Overall, I do believe that investors had a positive image of CAA and of Crédit Agricole’s integrated bankinsurance model, and that this is well understood.

The market opened strongly in the first weeks of the year. However, there were some noises out of the US ahead of your deal. How did you feel about sentiment when approaching the market and did the deal ultimately go according to your expectations?

Michaud, CAA: We checked the market and from what we could see out of Asia, the US shutdown didn’t seem to be an issue, which is why we decided to move ahead — on top of the positive feedback we had received beforehand. And when we look at the order book, which was extremely large, we think that it was a very good decision.

Du Boislouveau, CACIB: Comparing this transaction with their last, in September 2016, I can only highlight the number of orders gathered, at 275 — versus 160 previously — and the global size of the order book above EUR5bn. The book comprised a very impressive 84% distribution to real money accounts, thereby achieving the kind of quality that was one of the issuer’s targets, as well as pan-European placement, with distribution extremely well spread across Europe on top of the UK bid and strong domestic placement. The marketing efforts have clearly paid off and the signature is much better understood.

The spread achieved and subsequently the extremely limited new issue concession also vindicated their strategy when going ahead with the transaction.

We adopted a consensual approach to pricing, considering that CAA’s credit profile was certainly very well received by investors but also that the continuous performance in the subordinated market was driving investors in a search for value. We definitely had to take this into account.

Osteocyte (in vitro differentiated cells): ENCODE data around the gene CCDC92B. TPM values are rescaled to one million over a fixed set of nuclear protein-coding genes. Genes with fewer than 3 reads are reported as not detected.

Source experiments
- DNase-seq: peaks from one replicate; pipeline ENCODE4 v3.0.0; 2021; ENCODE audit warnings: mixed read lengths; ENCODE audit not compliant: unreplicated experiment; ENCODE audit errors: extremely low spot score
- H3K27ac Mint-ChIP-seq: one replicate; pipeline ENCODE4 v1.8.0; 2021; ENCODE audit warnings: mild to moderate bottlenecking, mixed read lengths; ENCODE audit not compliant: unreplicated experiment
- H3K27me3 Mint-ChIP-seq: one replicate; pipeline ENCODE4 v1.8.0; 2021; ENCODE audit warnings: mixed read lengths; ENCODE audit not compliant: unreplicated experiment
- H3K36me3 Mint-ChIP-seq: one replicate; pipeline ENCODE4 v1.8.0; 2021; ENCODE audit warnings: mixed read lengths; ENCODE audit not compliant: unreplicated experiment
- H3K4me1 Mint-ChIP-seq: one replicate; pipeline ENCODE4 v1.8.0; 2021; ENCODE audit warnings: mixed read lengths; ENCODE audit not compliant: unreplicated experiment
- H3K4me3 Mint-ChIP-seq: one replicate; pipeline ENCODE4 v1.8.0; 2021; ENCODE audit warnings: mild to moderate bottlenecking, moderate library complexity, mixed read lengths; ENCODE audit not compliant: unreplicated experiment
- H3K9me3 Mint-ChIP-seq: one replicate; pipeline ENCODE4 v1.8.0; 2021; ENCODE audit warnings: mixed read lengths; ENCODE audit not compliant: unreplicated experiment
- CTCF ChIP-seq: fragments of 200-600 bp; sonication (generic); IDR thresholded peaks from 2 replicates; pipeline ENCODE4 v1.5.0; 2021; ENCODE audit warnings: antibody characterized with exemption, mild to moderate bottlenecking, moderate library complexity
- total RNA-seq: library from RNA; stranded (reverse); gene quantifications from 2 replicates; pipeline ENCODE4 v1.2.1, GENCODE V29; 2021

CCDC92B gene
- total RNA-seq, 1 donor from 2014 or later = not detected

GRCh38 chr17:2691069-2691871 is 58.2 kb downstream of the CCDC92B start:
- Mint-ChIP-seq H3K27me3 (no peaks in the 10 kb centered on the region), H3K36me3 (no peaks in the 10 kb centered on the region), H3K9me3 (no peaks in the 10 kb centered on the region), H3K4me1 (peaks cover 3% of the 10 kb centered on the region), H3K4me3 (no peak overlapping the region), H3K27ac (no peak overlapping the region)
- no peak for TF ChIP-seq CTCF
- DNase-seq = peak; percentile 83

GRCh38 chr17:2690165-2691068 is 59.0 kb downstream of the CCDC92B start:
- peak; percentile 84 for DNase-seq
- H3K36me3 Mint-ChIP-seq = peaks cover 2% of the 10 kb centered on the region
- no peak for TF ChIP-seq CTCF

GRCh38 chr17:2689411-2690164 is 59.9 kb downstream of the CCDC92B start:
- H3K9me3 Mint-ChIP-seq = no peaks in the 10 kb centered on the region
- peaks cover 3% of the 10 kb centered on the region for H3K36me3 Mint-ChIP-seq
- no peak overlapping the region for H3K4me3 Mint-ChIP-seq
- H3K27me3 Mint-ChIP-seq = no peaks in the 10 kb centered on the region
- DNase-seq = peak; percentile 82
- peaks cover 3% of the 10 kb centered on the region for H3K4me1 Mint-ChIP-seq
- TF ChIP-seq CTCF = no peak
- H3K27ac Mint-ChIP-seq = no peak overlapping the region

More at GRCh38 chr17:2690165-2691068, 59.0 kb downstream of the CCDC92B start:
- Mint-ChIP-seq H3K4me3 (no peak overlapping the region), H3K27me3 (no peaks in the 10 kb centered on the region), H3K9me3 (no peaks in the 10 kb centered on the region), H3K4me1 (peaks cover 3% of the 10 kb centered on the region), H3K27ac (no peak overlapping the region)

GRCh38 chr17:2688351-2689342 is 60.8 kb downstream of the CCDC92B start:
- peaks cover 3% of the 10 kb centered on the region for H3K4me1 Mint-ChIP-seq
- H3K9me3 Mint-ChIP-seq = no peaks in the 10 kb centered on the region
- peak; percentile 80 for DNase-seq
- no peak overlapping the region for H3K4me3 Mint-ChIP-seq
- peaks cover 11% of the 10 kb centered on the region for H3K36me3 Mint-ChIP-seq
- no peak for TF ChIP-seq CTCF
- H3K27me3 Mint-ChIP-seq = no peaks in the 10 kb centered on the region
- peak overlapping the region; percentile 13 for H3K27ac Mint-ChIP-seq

At the end, the positive market feedback and the strong demand for the deal enabled us to price a benchmark transaction in good market conditions at the tight end of guidance. We launched a EUR1bn 30YR NC10 at 165bp over mid-swaps, tightening the pricing by 20bp on the back of a book around EUR5bn. The new issue concession was around 5bp.

Vincent Hoarau, head of FIG syndicate, CACIB: Investors had been giving us indications of interest in the high 100s, in the context of 175bp up to 200bp over, taking into account where CAA was trading in the secondary market the previous week. There is an accumulation of cash in the market, meanwhile the Tier 2 Solvency II space is pretty much en vogue, so we had the feeling that an appropriate starting point would be in the context of 185bp-190bp, with a view to tightening the pricing something like 20bp – this is precisely what Talanx, which is a good reference for CAA, did in November. We knew we would have the option to bring the deal tighter, in the 160bp-170bp range, which would be very close to where the main CAA outstandings were trading — the September 2048s callable September 2028 were quoted in the context of mid-swaps plus 160bp when we opened books. Landing at 165bp, the new issue premium of 5bp is a very competitive result.

Then with the subsequent resolution of the US situation overnight — which was quite a surprise and not necessarily foreseeable beforehand — the market opened on a very strong note and the whole market was driven tighter the next morning. As the most recent reference, CAA benefitted the most from the situation, and was trading something like a full point higher the next day, while the main reference pre-bookbuilding, the September 2048s, were also around 15bp tighter, so this new transaction was beneficial to the whole space. In some particular situations the primary market tends to reprice the secondary market, and this is precisely what is happened here.

What should the market anticipate from CAA going forward? Will we see CAA in Tier 3 or RT1?

Michaud, CAA: CAA will remain a quite rare issuer, and we will most probably follow the rhythm you can observe between our two last benchmarks. We do not plan to go to the market frequently, more like once every 18 months, so we should not be expected anytime soon.

We obviously monitor the different capital solutions available and are watching developments in Tier 3 and RT1 with interest — RT1, for example, looks more attractive than it was. So our next subordinated transaction might be on a different front — it could be RT1, Tier 2 or Tier 3.